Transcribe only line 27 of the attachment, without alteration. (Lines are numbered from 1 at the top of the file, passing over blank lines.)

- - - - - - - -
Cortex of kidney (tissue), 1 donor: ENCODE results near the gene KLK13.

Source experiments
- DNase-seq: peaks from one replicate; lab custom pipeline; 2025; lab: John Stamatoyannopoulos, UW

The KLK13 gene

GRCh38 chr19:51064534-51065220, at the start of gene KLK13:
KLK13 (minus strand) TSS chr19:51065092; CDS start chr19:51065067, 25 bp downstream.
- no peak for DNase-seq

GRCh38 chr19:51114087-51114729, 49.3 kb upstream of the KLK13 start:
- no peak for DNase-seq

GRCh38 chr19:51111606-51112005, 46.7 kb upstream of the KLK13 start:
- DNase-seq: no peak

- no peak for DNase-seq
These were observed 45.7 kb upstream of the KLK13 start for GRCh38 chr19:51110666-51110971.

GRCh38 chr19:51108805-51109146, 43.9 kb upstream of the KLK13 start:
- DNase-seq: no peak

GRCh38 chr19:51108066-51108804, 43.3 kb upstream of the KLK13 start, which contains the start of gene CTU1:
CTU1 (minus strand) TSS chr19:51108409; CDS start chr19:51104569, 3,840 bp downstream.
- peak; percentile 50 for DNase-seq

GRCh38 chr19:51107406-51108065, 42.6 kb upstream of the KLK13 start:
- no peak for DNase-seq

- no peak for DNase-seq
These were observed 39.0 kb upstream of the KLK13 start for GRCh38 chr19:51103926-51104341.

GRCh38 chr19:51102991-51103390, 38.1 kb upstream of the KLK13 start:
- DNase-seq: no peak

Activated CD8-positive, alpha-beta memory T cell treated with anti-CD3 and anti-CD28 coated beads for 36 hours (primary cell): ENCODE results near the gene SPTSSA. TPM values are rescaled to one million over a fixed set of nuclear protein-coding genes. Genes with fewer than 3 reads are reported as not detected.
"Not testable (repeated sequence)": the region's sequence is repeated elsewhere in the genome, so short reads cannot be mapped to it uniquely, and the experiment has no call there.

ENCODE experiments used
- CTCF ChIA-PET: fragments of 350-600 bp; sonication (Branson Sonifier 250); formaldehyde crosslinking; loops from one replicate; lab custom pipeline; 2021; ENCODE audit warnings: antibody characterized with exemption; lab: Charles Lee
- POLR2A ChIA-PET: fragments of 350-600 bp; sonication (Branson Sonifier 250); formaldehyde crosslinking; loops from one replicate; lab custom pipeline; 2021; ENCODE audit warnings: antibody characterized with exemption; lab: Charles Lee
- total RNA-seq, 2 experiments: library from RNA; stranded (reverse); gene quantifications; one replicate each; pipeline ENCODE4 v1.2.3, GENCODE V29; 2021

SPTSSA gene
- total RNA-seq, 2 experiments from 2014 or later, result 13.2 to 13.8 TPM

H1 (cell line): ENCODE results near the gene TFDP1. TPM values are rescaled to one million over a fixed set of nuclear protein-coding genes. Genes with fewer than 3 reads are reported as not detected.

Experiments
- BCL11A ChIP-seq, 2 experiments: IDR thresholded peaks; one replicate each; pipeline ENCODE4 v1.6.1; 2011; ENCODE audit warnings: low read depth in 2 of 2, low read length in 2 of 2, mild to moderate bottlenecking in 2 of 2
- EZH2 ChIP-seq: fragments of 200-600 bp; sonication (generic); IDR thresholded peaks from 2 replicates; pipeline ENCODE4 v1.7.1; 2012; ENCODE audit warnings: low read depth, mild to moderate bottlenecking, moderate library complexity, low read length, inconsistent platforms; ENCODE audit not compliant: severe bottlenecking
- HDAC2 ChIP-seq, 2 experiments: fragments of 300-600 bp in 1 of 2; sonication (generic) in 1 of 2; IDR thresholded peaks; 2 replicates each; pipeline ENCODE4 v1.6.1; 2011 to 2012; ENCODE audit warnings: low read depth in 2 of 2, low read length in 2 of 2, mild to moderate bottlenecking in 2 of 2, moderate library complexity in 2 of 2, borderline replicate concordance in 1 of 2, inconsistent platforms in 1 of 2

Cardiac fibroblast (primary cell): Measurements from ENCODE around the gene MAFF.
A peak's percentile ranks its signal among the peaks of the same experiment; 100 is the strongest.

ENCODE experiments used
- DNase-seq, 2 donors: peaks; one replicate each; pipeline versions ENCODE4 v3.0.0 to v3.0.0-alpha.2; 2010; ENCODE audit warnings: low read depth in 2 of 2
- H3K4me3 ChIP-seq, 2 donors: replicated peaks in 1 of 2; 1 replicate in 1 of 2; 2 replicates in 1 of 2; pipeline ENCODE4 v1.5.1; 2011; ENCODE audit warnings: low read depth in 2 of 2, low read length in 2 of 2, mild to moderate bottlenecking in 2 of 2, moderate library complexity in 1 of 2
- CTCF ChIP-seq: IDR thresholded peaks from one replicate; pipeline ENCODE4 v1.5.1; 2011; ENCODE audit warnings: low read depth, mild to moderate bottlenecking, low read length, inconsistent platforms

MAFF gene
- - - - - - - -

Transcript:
ENCODE experiments used